My presentation features three live box turtles that I rescued in the Northern Virginia area as road saves. The turtles live in a year-round outdoor enclosure at my house. I feed them a variety of food: worms, slugs, grubs, cherries, berries, and mushrooms, with a vitamin supplement called Rep-Cal. With the teacher’s permission, the children are allowed supervised handling and feeding during a class presentation. Box turtles are currently listed as “vulnerable” on the International Union for Conservation of Nature species list due in large part to loss of habitat, roads, and slow breeding cycles. My goal is to create awareness of the importance of box turtles and their plight to encourage protection efforts.

Turtle Talk display

Additionally, I’ve designed and printed a tri-fold brochure to hand out as a public take-away. I also compiled various reference materials that I use to tailor a talk for a particular audience. For example, I displayed environmental information and talked about how we can help box turtles in our neighborhoods at the Earth Day event, but I would emphasize fun-facts at an elementary school demonstration.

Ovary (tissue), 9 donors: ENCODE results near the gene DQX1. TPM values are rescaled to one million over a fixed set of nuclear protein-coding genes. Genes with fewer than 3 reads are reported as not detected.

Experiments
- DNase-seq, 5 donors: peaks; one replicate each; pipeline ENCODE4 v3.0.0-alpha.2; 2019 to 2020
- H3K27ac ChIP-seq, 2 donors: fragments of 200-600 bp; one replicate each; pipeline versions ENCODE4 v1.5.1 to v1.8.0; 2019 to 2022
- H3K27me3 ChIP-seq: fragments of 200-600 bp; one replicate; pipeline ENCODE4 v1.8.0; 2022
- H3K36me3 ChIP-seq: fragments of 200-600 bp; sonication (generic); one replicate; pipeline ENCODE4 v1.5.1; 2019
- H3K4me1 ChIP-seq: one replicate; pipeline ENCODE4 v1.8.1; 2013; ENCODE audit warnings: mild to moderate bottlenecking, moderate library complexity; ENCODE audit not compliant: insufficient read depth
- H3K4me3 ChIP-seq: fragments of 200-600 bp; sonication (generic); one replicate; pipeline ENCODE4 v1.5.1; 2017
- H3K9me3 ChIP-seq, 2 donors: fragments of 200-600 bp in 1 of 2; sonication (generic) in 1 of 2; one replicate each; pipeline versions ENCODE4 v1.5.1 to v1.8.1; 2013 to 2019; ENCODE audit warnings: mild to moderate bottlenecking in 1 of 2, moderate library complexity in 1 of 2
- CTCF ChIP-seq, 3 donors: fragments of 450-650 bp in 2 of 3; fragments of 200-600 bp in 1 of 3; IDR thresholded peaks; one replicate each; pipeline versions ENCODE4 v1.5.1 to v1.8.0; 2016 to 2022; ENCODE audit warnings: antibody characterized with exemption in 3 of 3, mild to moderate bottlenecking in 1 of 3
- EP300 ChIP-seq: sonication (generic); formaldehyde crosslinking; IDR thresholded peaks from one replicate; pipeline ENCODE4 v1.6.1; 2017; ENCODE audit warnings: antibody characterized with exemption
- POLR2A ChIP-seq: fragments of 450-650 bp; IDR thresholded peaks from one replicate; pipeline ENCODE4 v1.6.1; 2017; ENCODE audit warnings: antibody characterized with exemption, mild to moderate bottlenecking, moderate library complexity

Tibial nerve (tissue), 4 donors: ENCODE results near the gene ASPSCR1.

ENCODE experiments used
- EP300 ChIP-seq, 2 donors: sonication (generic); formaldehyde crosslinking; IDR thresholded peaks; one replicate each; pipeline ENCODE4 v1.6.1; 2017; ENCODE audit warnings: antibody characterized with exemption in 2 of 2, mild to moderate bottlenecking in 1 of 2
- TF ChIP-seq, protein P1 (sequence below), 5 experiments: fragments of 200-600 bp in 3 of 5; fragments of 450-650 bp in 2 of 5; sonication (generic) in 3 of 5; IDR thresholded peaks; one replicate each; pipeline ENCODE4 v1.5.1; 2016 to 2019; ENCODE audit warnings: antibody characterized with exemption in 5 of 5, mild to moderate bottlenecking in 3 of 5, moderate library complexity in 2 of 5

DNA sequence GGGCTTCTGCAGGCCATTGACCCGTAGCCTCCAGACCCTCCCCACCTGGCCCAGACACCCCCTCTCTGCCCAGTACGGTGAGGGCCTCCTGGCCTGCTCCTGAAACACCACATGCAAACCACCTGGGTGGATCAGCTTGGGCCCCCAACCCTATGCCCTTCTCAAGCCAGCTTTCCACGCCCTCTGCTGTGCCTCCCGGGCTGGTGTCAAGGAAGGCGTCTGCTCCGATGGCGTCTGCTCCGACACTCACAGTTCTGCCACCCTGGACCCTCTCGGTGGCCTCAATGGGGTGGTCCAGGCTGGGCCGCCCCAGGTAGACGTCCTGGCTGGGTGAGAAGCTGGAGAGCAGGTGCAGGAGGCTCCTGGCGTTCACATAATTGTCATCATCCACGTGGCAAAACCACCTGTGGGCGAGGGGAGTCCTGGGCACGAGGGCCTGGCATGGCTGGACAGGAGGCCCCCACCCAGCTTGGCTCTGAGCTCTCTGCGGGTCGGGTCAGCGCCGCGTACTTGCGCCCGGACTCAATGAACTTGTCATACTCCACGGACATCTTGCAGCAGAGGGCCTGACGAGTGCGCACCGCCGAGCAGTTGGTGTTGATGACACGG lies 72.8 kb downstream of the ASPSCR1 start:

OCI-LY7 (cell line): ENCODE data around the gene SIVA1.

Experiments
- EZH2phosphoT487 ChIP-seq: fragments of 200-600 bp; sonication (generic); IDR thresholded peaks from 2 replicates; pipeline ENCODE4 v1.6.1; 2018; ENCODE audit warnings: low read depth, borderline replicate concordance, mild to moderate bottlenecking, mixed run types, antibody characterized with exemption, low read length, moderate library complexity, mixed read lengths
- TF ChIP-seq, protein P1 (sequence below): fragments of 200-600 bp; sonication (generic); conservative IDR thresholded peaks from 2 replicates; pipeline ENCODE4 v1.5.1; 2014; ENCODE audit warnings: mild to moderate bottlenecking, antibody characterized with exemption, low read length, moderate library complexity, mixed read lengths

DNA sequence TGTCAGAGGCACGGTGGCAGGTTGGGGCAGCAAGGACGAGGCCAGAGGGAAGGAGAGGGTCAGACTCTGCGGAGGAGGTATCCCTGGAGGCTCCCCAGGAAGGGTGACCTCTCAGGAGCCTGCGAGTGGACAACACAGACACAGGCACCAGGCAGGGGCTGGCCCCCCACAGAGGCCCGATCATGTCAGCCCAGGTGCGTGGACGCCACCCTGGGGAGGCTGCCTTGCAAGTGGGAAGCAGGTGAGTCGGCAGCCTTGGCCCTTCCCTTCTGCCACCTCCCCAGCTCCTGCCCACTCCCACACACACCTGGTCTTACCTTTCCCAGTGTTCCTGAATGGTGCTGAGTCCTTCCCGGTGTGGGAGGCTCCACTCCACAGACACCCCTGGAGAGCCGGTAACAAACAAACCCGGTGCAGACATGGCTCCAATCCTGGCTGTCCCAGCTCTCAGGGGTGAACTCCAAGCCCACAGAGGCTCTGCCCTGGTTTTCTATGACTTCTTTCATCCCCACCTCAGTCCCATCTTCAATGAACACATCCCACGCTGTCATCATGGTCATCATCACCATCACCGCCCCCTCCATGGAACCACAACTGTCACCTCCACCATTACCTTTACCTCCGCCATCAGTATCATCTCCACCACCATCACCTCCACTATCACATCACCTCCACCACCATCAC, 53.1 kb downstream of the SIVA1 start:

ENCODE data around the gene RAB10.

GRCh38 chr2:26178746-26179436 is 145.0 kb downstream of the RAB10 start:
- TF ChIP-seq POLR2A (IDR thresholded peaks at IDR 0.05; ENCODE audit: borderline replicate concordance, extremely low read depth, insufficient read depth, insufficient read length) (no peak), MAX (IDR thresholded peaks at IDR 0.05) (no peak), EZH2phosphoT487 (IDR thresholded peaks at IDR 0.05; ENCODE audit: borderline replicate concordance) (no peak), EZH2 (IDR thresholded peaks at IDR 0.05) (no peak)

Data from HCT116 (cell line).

During the 2-hour Earth Day event at Ellanor C. Lawrence park, 38 people visited the Turtle Talk station, many of whom took brochures. Linda Fuller, an FMN colleague, organized the event.

The school presentations come under E254: Nature Presentations to Private Schools. I offered a “Turtle Talk” station in  at Huntley Meadows Wetland Appreciation Day on 5 May 2019, under the auspices of the FMN Service Project, E110: FCPA Nature Programs. Under E110, Volunteers plan, set up, lead, or assist with FCPA nature programs. Under both E254 and E110, volunteers may give interpretative talks on local wildlife and plants, lead trail walks, assist with live animal demonstrations, lead educational lessons in schools or with scouts, or assist with outreach activities. Our job as volunteers is to interact with participants, awakening their curiosity and helping them develop connections to nature and the outdoors.